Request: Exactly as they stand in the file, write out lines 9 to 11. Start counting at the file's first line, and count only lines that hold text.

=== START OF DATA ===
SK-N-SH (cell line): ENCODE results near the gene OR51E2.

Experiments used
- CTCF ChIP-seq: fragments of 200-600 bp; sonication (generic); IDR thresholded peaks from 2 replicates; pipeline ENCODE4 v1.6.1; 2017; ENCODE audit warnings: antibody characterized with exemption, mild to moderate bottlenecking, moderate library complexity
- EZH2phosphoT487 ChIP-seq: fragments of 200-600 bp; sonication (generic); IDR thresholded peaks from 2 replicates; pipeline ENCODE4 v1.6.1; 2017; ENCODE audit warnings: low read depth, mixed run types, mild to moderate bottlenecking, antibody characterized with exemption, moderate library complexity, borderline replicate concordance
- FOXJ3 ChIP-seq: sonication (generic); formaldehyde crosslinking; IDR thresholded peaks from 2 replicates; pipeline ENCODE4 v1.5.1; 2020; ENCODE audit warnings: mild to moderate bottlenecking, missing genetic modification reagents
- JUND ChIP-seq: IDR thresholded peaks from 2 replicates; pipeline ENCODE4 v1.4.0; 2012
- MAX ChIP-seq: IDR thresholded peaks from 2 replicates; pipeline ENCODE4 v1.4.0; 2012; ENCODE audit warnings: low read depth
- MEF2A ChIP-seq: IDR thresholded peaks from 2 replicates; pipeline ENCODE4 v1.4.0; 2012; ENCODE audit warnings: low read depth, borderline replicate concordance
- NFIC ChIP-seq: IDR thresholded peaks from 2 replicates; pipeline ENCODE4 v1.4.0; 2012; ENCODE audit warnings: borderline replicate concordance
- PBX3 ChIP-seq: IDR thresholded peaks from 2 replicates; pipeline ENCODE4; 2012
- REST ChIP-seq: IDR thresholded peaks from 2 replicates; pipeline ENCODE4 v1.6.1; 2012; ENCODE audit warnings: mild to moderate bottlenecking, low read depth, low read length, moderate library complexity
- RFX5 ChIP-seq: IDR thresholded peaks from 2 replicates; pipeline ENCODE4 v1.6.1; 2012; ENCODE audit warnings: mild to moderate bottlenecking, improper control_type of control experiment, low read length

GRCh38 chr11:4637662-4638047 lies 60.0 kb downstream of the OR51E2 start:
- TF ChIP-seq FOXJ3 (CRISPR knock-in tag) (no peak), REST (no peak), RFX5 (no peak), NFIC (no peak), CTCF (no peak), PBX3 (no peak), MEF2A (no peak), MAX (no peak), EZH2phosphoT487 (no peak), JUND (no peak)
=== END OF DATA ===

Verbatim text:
- NFIC ChIP-seq: IDR thresholded peaks from 2 replicates; pipeline ENCODE4 v1.4.0; 2012; ENCODE audit warnings: borderline replicate concordance
- PBX3 ChIP-seq: IDR thresholded peaks from 2 replicates; pipeline ENCODE4; 2012
- REST ChIP-seq: IDR thresholded peaks from 2 replicates; pipeline ENCODE4 v1.6.1; 2012; ENCODE audit warnings: mild to moderate bottlenecking, low read depth, low read length, moderate library complexity